Speech of Irina Krasovskaya at the inter-regional conference Best Practices on National, Regional and International Legislation Against Enforced Disappearances in Manila


We Remember founder Irina Krasovskaya attended the inter-regional conference Best Practices on National, Regional and International Legislation Against Enforced Disappearances in Manila, Philippines. The conference took place on September 17-20 and was attended by representatives of associations of families of the involuntary disappeared persons all over the world, as well as by diplomats, researchers, human rights activists. The conference statement is in the documents section.

Organized by the Asian Federation Against Involuntary Disappearances (AFAD), this inter-regional conference, which aimed to share best practices in advocating legislation, has gone beyond sharing of experiences on legislation. This sharing of experiences has transcended discussion on legislation and comprehensively tackles the imperative for truth, justice, reparation, memory and guarantees of non-repetition.

Below is Irina Krasovskaya's speech during the conference.

Dear friends, I am very happy to be back in Manila again. I am happy to see my friends from the Philippines, Indonesia, Nepal, Chile, Argentina, Kashmir, El Salvador, and Guatemala and from many other places where disappearances occurred in the past or still continue in the present. It is a privilege to be among people who understand what disappearances are and how important unity and solidarity are in searching for truth and justice.

Enforced disappearances are not only a phenomena of Asia or Latin America. They have occurred in the past and are still happening in Europe. In Spain, the Balkans, in the Euro-Mediterranean region, and throughout the post-Soviet countries there are still have thousands of unsolved cases of disappearances.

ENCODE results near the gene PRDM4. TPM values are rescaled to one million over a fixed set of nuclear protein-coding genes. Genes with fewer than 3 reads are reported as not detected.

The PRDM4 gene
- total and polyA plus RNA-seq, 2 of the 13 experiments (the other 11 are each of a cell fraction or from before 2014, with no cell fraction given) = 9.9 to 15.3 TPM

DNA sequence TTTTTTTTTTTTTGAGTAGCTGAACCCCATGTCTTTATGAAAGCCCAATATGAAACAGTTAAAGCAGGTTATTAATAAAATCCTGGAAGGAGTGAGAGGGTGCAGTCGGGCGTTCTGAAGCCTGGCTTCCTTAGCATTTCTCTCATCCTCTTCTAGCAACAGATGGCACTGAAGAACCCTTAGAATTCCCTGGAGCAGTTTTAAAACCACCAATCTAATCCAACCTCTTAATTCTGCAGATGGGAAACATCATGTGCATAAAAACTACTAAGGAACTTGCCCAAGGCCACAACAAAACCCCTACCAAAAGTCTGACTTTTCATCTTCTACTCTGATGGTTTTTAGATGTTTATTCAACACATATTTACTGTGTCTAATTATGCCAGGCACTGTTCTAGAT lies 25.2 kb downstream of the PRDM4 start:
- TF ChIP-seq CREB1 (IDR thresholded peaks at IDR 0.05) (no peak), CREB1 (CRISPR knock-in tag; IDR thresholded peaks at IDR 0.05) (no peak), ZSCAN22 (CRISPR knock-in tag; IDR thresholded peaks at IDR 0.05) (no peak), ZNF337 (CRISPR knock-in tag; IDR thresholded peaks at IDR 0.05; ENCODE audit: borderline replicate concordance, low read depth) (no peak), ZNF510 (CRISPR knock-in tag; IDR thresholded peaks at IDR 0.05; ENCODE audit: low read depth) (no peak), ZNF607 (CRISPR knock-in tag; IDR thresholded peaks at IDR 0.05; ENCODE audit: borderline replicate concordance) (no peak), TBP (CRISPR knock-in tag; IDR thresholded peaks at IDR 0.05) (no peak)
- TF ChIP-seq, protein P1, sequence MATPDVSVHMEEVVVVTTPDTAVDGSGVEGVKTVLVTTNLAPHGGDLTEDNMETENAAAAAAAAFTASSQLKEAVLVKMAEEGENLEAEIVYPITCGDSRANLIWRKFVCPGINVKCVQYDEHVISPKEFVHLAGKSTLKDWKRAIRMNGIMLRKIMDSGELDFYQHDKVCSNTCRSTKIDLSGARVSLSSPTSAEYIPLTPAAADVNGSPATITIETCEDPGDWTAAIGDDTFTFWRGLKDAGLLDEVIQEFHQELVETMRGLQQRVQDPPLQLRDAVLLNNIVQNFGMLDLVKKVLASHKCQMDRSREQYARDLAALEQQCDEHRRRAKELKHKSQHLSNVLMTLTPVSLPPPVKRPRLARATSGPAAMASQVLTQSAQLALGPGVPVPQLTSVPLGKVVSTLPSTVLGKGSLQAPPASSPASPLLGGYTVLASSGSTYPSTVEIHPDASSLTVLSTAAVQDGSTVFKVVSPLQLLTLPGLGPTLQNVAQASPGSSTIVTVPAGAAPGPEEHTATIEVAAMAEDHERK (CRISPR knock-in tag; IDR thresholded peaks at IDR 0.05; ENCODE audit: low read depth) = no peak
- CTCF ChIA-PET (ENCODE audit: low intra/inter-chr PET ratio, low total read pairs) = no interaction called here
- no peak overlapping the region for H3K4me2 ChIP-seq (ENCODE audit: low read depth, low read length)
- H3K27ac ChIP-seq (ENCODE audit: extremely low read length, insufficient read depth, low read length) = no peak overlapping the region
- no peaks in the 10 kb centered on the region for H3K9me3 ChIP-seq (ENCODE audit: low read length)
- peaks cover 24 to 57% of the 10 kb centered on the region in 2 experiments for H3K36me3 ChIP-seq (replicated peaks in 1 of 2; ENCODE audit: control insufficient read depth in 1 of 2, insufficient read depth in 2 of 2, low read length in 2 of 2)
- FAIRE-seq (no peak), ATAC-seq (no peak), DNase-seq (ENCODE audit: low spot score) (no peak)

Mr. Destan Berisha will tell you about a very tragic part of Europe – the disappearances in post Yugoslav countries during Balkan wars. I am from another European region called post-Soviet countries. I am from Belarus, a country which is situated between Russia, Poland and Ukraine and which like other countries was a part of the USSR. And like other republics in this region Belarus became independent after disintegration of Soviet Union in 1991. Fifteen countries became independent but the problems which created the problem of disappearances did not vanish with the collapse of the Soviet Union. Ethnic conflicts, territorial conflicts, wars of aggression and, of course, undemocratic governments have all contributed to the continuation of disappearances.

In Russia there are thousands of disappeared in the republics of Ingushetia, Dagestan and Chechnya.

In Chechnya human rights groups estimate that between 3,000 and 5,000 people have “disappeared” since the beginning of the conflict in 1999. Most of them are believed to be buried in several dozen mass graves. All of these people were civilians and unarmed when taken into custody.

In Ingushetia my friend Magomed Mutsolgov set up his own human rights organization, Mashr (Peace) when his brother disappeared, and over the last few years has collected information about more than 230 cases of abduction and enforced disappearance which have occurred since 2002. By his information more than 7,000 people disappeared in South Caucausys since 1992.

In Dagestan numerous of young men were abducted between the late 1990s and now. A growing number of disappearances have raised concerns among human rights groups. Russian Human Rights organization Memorial reported that instances of enforced disappearances have increased since January 2013 presumably linked to Russia’s efforts to improve security before the 2014 Sochi Winter Olympics. Between January and October 2013, men in unmarked cars abducted fifty-eight people in Dagestan, nineteen of whom have yet to resurface.